The neighborhood I live in now is not really a great place to run, so I often drive over to Milledge Ave to run. This is probably the most popular road to run on in Athens as it has about a 2.5 mile stretch of sidewalks shaded by trees that goes past cute shops and huge old Southern homes, which are now fraternity and sorority houses. Also, the road is completely FLAT. Here is my running route this morning:
I veered off on another road to run by the intramural fields instead of heading toward the highway, and the retraced my run. The whole run was about 5.5 miles, which is the longest I’ve run since my injury! Yay!
I park at the Dunkin Donuts to start my run, and this morning I decided to stop in to grab an iced coffee after my run. Normally donuts are not one of the junk foods that tempt me, but this morning, on the top shelf of the donuts, I eyed a pumpkin donut! I LOVE ANYTHING WITH PUMPKIN IN THE FALL.
Luckily, I had already paid for my coffee by the time I noticed it, and since I had literally stopped running 30 seconds before, I wasn’t hungry yet.
I went and looked up nutrition facts for Dunkin Donuts to see what the damage would be if I ever decided to indulge.
- 320 calories
- 18 grams of fat
- 36 grams carbs
- 17 grams sugar
- 3 grams protein
Compare to the multigrain bagel (which also looked really good!):
- 400 calories
- 9 grams of fat
- 65 grams of carbs
- 2 grams of sugar
- 18 grams of protein
Now, something that annoys me about nutrition advice online for eating out (like this website) is that they usually assume that if something had less calories, then it is automatically healthier. I can just see them saying something like, “See, the multigrain bagel has 400 calories, so you might as well go for the donut!” So not true. I’m not saying that the Dunkin Donuts multigrain bagel is necessarily healthy (and how a bagel has 9 grams of fat, I have no idea), but it does have a lot less sugar and a good amount of protein compared to the donut.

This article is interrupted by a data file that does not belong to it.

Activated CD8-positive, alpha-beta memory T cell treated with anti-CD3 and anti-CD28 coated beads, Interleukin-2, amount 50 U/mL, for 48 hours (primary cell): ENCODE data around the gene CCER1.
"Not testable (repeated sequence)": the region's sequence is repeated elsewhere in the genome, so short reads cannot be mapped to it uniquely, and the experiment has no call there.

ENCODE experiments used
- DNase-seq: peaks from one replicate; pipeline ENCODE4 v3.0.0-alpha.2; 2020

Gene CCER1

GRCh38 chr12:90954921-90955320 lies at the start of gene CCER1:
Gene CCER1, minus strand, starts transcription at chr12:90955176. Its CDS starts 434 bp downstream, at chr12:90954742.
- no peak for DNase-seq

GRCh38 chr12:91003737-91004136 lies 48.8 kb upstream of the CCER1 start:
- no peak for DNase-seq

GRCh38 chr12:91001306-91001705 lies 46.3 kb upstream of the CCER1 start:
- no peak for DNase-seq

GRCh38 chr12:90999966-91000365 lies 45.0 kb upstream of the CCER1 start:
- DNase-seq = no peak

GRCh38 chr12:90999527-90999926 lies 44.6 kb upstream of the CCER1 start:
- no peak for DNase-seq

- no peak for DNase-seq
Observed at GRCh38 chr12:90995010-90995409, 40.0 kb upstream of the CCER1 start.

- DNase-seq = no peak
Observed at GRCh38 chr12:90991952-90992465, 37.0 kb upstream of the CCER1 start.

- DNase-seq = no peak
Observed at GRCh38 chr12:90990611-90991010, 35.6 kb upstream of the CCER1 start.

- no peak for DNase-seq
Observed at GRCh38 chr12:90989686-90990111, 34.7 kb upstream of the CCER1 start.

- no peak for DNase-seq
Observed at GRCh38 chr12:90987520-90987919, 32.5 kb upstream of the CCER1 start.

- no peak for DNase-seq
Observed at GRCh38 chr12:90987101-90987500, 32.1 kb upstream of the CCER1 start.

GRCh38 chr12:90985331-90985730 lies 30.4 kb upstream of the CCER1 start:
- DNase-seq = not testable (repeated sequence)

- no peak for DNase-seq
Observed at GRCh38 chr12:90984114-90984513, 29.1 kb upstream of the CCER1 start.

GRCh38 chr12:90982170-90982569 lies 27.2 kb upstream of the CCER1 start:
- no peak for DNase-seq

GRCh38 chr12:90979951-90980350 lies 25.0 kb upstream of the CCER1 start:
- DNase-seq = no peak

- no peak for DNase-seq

If you were to order breakfast at Dunkin Donuts, I would say the egg white turkey sausage flat bread would be your best choice:Egg White Turkey Sausage Flatbread:
- 280 calories
- 6 grams of fat
- 37 grams carbs
- 5 grams sugar (processed bread alert! I bet you there is HFCS)
- 20 grams protein
The idea of this breakfast sounds pretty good to me. But do I really trust turkey sausage from Dunkin Donut? And could I make one myself that is healthier and tastier? Probably.
Inspired by Dunkin’s egg white flatbread, I decided to make 2 scrambled eggs with spinach (whole eggs, not egg whites. I can’t waste the yolks…especially b/c that’s where most of the nutrients are! I also buy local eggs, and they are delicious!). Then I cooked them in a whole wheat wrap:
Homemade Egg and Spinach Quesadilla
- 250 calories
- 10 grams of fat
- 24 grams of carbs
- 0 grams of sugar
- 16 grams of protein
I didn’t have any turkey sausage (or lean ground turkey, which is probably a better choice) on hand, but if I did, I could have added some to boost the protein above Dunkin’s while still having less carbs and sugar. But nutrition stats don’t tell the whole story, a breakfast you make yourself is going to be much less processed and better for your health in the long run than something you pick up from a fast food place. Also, I know what farm my eggs came from, and who knows where Dunkin gets their egg whites and turkey sausage!
I hope that doesn’t come across as snobby because my diet is not perfect by any means, and I do eat processed foods sometimes! But my goal is definitely to eat as few processed foods as possible and use local ingredients when I can.
I consider my Dunkin inspired breakfast a success! It was delicious and only took 5 minutes to make. Now I just need to make some pumpkin muffins or something to satisfy my pumpkin craving…